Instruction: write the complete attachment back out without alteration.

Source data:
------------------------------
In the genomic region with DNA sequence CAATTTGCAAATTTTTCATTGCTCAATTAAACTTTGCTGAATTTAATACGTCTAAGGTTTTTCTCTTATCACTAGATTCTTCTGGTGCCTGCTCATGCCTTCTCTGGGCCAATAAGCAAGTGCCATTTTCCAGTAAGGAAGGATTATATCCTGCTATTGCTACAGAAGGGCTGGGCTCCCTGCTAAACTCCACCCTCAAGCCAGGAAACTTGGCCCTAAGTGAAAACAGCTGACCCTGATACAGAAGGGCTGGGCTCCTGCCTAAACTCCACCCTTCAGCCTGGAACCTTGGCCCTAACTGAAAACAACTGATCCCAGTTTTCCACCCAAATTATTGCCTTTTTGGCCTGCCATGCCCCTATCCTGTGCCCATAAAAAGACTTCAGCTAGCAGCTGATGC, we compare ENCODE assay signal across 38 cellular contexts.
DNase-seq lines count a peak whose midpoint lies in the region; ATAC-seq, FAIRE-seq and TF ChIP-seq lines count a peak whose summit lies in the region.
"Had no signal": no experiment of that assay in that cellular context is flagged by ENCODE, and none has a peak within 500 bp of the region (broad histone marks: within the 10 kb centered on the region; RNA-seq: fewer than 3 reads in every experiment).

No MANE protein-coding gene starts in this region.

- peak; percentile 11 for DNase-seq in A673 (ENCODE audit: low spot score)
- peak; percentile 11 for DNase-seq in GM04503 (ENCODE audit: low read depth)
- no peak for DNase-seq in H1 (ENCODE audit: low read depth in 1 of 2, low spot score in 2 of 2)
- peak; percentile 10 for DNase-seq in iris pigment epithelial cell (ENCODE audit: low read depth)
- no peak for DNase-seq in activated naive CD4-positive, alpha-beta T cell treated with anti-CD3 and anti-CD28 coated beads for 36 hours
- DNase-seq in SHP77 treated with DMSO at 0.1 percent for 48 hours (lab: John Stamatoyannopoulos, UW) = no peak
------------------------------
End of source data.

In the genomic region with DNA sequence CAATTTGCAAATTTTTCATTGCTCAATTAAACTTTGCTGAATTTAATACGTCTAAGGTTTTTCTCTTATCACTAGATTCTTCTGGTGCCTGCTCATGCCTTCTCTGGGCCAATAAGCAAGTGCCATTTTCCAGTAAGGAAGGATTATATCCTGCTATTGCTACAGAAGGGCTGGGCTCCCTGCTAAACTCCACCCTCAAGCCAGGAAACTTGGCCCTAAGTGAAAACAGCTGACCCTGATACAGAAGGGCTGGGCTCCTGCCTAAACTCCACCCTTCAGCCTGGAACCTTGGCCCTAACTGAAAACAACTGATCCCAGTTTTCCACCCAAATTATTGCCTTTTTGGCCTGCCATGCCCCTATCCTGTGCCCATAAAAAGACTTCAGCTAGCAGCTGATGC, we compare ENCODE assay signal across 38 cellular contexts.
DNase-seq lines count a peak whose midpoint lies in the region; ATAC-seq, FAIRE-seq and TF ChIP-seq lines count a peak whose summit lies in the region.
"Had no signal": no experiment of that assay in that cellular context is flagged by ENCODE, and none has a peak within 500 bp of the region (broad histone marks: within the 10 kb centered on the region; RNA-seq: fewer than 3 reads in every experiment).

No MANE protein-coding gene starts in this region.

- peak; percentile 11 for DNase-seq in A673 (ENCODE audit: low spot score)
- peak; percentile 11 for DNase-seq in GM04503 (ENCODE audit: low read depth)
- no peak for DNase-seq in H1 (ENCODE audit: low read depth in 1 of 2, low spot score in 2 of 2)
- peak; percentile 10 for DNase-seq in iris pigment epithelial cell (ENCODE audit: low read depth)
- no peak for DNase-seq in activated naive CD4-positive, alpha-beta T cell treated with anti-CD3 and anti-CD28 coated beads for 36 hours
- DNase-seq in SHP77 treated with DMSO at 0.1 percent for 48 hours (lab: John Stamatoyannopoulos, UW) = no peak